Like many kids who grew up in suburban New England, I spent a lot of my childhood outdoors. Yes, I did enjoy reading on the top bunk/bed-fort, but I also liked to climb the pine tree in my back yard and build enormous snow castles at the end of my driveway. (These were also good places to read.)
Despite a love of nature, I never once went camping as a child—at least not what I considered real camping. My parents weren’t (and still aren’t) really into the whole not-sleeping-in-a-bed thing, so they didn’t take me and my siblings on any trips that involved mosquitoes or canned food or “roughing it.” Another problem was my mindset: To me, camping required lots of gear, none of which we had. Okay, we had sleeping bags, but they were cotton and covered with pictures of Snoopy and the gang—no waterproof exterior, no thermal lining, more appropriate for the living room rug than the forest floor. We couldn’t cook a hot-dog or roast marshmallows because we didn’t have a camping stove, and our parents certainly wouldn’t allow us to start a roaring campfire without their help. And, probably the clincher, we didn’t even have a tent. Talk about pathetic.
Thinking back, I shouldn’t have felt so hopeless, because the truth is that I really did do a lot of camping, just not in the traditional sense. I never pitched a tent, but I did spend more than one night sleeping on a friend’s backyard trampoline. And roasting marshmallows was a bit of a Fourth of a July tradition in our neighborhood; granted, they were roasted over the barbecue, but the s’mores surely tasted just as sweet.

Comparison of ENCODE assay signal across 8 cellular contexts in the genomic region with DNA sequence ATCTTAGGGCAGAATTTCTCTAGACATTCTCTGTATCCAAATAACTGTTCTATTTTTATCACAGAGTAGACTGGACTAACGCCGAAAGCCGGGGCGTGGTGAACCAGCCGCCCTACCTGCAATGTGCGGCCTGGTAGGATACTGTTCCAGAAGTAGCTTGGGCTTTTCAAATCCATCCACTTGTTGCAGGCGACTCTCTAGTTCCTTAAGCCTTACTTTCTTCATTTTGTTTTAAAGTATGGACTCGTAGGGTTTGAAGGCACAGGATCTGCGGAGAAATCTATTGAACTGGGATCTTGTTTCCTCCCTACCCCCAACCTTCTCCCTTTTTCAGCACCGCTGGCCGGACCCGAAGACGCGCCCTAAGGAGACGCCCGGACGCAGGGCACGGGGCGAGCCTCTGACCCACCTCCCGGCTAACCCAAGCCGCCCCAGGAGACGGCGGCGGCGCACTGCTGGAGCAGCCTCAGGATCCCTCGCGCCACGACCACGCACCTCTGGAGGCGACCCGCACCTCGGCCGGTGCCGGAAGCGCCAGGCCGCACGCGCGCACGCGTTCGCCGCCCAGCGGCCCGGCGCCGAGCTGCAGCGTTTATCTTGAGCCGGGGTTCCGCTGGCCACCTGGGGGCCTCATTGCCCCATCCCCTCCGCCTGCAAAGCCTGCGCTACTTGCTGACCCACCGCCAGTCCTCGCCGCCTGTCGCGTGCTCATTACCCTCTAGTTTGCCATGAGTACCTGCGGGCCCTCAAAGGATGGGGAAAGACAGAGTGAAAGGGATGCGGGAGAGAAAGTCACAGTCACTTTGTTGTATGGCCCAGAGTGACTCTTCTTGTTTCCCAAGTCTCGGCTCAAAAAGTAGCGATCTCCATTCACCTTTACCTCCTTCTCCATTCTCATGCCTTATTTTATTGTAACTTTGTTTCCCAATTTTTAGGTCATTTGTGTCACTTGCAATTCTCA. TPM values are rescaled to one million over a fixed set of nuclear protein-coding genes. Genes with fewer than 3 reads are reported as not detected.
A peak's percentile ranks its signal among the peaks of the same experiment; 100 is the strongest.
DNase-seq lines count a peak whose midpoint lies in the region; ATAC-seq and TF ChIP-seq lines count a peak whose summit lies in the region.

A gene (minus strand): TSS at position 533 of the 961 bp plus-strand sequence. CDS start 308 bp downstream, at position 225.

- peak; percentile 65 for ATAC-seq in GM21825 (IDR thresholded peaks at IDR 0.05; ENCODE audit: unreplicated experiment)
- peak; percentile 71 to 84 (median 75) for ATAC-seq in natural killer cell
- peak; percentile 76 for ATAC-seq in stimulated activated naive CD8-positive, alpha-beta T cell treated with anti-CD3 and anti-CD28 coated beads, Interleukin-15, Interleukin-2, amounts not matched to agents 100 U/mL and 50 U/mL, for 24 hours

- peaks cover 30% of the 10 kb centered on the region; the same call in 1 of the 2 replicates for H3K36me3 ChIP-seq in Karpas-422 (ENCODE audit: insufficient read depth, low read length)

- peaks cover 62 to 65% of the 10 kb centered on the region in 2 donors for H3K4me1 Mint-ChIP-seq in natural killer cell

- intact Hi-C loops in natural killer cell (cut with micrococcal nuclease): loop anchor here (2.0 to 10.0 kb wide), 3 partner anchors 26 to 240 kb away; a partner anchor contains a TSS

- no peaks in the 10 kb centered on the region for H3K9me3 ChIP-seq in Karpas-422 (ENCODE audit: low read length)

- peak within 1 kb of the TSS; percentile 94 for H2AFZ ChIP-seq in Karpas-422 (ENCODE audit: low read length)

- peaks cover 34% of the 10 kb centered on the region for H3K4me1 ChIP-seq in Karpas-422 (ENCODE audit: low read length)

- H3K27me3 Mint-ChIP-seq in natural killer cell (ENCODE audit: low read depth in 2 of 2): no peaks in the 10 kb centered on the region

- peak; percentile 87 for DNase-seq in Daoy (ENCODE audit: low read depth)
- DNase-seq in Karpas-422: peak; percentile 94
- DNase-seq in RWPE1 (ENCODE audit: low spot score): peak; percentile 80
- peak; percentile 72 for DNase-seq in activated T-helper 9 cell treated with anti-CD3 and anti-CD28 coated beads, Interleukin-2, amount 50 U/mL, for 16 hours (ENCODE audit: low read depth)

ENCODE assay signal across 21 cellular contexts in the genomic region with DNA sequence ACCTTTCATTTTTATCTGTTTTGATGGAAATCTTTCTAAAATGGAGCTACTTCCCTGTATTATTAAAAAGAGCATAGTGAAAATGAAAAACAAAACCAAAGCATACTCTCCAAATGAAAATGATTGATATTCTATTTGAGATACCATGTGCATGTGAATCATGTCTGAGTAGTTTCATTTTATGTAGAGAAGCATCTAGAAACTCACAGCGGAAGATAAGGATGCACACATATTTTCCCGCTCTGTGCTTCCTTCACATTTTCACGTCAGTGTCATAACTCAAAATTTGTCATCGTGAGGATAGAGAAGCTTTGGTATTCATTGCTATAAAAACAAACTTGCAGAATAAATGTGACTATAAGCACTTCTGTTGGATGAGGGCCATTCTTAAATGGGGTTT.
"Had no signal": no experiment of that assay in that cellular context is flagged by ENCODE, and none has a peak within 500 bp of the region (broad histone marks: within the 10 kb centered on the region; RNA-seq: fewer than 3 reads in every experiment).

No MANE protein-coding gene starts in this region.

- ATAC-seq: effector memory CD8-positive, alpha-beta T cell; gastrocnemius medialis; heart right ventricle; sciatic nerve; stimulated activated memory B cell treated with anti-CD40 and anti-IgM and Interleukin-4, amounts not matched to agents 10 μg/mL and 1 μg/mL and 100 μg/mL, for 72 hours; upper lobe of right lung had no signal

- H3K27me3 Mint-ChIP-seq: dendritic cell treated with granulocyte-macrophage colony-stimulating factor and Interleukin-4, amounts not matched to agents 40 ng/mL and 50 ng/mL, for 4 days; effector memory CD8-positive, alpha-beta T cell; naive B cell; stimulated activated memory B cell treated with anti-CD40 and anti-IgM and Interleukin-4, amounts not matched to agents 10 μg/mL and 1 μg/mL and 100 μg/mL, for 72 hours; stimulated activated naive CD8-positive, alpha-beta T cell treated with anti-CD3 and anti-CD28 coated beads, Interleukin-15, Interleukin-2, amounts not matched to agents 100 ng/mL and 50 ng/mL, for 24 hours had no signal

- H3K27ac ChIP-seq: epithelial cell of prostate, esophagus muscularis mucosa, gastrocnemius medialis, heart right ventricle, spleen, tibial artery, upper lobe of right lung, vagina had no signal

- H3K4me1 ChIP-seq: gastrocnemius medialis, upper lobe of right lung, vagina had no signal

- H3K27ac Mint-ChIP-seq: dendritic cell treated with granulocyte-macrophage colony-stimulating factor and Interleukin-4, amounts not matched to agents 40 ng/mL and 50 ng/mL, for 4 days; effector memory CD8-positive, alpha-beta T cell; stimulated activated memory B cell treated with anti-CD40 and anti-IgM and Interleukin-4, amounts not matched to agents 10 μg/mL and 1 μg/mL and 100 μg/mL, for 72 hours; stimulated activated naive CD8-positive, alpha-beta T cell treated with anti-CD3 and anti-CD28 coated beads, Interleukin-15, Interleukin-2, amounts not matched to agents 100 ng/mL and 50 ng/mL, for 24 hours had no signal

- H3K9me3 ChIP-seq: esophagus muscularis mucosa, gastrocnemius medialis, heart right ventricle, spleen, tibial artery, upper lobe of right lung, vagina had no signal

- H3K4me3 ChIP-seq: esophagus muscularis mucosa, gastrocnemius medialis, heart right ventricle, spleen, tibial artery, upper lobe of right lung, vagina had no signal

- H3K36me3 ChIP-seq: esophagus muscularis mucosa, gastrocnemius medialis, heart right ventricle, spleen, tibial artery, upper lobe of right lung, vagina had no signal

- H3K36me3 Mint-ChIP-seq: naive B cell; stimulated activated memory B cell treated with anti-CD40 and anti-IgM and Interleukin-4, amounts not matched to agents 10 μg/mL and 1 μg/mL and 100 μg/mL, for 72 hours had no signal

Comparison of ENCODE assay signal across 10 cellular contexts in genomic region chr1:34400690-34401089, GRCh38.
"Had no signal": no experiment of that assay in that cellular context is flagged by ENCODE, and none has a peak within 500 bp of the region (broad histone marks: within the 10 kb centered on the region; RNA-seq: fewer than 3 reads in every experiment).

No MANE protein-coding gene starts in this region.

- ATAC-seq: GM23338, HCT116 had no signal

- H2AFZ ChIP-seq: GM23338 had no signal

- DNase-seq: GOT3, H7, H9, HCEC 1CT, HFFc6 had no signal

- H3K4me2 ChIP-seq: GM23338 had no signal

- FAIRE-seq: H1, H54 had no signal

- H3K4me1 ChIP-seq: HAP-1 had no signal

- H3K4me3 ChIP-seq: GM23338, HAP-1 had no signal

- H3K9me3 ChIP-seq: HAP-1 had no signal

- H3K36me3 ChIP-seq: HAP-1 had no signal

All this (phew!) to say that it’s August, and summer is winding down, and you should definitely give “real” camping a try if you’re able. Below is an excerpt from Camp Out!, the ultimate guide to camping for kids, that details the intricacies of finding the perfect spot for your tent, and what to do once you’re set up. And remember that you can still have fun even if the “perfect spot” for your tent just happens to be your living room.
As for me, I still haven’t parked myself in the woods for a night, but I’ve come close the few times that I’ve gone to Bonnaroo, an annual music and arts festival in Tennessee. There am I in front of my tent with a real camping stove and a really large number of mosquito bites. Perfection.
From Camp Out!: The Ultimate Kids’ Guide, by Lynne Brunelle
Location, Location, Location
No matter what type of tent you have, before you put it anywhere, think about the location in terms of water, sun, slope (is it on a hill or in a ditch?), ground surface, and wind. Tents are incredible contraptions, but they work best when smartly placed. After all, the tent is your outdoor bedroom; in some ways, it’s the most important room in the “house”!